Published: Wed, July 03, 2019
Markets | By Otis Pena

Lagarde set to lead European Central Bank

Lagarde set to lead European Central Bank

But in Washington, speculation about possible candidates was already centering on Europeans that had been viewed as contenders for the ECB job, including Bank of Finland Governor Olli Rehn, French central bank chief Francois Villeroy de Galhau, Germany's Bundesbank President Jens Weidmann, and ECB executive board member Benoit Coeure.

The Managing Director and Chairwoman of the International Monetary Fund, Christine Lagarde, has been nominated to become the next president of the European Central Bank.

"In light of this, and in consultation with the ethics committee of the IMF Executive Board, I have chose to temporarily relinquish my responsibilities as IMF managing director during the nomination period", she said.

Lagarde, a French national, would be the first woman to lead the European Central Bank.

Ms. Lagarde, 63, has blamed the global financial crisis a decade ago in part on testosterone-fuelled greed, once saying: "If it had been Lehman Sisters rather than Lehman Brothers, the world might well look a lot different today".

A former synchronized swimmer, Ms. Lagarde presided over the IMF's biggest bailout, a US$57-billion deal for Argentina past year that was widely credited with arresting emerging market turbulence that risked derailing global growth.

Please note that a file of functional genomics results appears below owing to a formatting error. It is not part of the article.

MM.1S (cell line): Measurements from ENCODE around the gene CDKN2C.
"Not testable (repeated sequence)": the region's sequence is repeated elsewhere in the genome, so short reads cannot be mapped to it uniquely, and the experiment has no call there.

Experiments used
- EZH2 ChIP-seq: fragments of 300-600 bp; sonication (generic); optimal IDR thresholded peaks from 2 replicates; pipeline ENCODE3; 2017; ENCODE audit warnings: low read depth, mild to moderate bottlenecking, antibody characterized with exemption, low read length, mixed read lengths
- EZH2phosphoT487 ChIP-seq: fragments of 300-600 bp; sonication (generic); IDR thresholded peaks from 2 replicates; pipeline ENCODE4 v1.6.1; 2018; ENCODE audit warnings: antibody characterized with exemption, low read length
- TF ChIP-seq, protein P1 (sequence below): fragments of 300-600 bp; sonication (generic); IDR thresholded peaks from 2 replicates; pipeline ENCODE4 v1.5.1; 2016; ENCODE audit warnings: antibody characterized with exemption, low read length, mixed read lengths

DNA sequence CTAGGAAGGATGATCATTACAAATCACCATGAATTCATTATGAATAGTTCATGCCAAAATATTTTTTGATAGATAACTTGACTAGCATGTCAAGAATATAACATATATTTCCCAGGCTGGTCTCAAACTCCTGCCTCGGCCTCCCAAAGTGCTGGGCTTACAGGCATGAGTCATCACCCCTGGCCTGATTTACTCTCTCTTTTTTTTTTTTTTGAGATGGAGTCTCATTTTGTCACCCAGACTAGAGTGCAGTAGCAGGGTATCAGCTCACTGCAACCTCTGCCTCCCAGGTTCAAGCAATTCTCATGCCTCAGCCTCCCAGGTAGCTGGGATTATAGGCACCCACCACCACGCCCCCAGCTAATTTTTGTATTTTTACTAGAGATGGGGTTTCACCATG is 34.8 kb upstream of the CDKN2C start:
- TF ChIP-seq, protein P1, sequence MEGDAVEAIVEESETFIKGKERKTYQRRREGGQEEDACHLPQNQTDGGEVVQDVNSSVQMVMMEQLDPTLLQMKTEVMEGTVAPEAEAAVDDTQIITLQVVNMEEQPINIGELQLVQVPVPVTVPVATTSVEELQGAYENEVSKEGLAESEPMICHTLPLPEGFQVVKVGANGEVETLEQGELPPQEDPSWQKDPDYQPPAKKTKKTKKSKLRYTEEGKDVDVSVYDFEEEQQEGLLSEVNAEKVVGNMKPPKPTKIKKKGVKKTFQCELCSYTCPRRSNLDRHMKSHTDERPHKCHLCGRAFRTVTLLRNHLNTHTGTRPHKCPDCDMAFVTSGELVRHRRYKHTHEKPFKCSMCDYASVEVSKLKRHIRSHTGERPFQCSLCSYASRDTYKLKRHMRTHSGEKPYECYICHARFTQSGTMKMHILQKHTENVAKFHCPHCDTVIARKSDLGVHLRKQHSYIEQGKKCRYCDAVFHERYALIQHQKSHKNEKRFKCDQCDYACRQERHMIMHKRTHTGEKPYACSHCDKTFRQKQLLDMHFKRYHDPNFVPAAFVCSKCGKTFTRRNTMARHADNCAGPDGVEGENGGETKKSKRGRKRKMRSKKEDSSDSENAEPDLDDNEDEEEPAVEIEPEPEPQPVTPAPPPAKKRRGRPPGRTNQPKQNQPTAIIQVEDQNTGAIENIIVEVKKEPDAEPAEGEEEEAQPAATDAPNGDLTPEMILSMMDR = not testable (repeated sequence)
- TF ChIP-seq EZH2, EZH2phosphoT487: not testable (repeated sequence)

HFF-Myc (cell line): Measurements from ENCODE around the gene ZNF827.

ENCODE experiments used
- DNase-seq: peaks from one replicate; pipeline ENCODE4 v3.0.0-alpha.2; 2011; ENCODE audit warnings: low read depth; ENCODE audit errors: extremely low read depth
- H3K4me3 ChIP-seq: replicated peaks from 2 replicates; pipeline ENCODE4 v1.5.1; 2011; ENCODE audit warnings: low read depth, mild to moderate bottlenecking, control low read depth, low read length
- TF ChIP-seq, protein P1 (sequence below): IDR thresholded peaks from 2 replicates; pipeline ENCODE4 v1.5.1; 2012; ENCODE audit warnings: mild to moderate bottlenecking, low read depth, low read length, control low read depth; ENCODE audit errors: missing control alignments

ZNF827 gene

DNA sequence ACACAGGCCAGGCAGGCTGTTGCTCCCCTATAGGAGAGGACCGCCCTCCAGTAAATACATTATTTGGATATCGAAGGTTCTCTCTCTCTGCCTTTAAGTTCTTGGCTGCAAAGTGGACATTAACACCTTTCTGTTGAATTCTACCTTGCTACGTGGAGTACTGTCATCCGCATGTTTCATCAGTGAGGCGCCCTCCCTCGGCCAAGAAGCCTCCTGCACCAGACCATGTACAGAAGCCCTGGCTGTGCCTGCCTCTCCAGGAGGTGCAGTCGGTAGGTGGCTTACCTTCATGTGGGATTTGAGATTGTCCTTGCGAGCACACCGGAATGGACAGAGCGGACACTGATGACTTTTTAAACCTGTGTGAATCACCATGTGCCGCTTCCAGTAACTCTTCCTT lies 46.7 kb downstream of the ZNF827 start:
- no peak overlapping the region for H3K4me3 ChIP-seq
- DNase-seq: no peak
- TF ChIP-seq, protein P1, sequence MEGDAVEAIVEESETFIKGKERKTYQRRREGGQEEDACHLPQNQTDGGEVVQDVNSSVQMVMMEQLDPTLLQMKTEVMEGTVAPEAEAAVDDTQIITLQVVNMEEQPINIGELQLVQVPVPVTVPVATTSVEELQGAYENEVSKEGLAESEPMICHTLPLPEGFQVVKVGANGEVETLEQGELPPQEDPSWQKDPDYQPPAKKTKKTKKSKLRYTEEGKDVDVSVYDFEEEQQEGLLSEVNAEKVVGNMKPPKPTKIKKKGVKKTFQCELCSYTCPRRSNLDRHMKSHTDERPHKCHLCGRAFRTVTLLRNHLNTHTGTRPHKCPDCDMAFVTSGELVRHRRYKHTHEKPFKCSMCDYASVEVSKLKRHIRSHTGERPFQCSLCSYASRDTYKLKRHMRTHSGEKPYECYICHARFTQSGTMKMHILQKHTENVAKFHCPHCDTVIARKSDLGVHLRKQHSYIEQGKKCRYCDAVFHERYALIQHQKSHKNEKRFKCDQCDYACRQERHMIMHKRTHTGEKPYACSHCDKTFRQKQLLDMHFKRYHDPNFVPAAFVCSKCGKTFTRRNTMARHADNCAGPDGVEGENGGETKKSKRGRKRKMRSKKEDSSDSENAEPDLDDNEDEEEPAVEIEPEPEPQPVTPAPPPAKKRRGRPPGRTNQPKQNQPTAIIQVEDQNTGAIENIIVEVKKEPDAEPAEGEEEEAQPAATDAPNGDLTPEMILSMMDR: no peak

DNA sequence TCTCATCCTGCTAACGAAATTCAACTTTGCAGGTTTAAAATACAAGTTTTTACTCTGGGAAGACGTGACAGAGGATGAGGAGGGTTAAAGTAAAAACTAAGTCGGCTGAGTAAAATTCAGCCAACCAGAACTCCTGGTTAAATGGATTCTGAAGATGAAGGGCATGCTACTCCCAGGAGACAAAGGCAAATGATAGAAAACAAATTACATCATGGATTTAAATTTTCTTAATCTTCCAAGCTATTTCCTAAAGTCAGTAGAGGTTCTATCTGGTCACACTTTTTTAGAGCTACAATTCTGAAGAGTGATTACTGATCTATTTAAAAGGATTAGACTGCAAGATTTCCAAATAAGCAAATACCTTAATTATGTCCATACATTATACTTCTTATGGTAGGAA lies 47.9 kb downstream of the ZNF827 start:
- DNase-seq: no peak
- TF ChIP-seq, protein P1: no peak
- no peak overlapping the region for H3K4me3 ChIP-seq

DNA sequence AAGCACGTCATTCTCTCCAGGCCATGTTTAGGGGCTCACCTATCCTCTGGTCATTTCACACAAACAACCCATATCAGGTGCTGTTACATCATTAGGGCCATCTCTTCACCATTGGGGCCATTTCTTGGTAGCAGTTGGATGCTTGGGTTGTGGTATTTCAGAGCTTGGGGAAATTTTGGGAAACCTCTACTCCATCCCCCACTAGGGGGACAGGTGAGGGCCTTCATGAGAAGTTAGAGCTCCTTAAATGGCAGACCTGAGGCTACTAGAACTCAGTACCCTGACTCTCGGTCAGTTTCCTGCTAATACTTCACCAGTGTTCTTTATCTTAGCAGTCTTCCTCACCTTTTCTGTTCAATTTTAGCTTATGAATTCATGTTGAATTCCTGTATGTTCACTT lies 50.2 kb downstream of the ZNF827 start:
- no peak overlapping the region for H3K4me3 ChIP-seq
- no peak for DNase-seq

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At the IMF, Lagarde has signed off on bailouts yet also sought to give emerging economies such as China more of a voice, while putting greater emphasis on issues including climate change and income and gender inequality.

But Ms. Lagarde also has a global perspective that many of her rivals for the European Central Bank job lack.

"She's been involved in all the monetary debate and it's not like they don't discuss monetary policy at the fund".

The French former finance minister and current managing director of the International Monetary Fund (IMF) is now set to succeed Mario Draghi, whose terms comes to an end in October.

Her selection would mean that the world's two biggest central banks will be run by lawyers.

She has spent much of this year warning about slowing global growth caused by the U.S.

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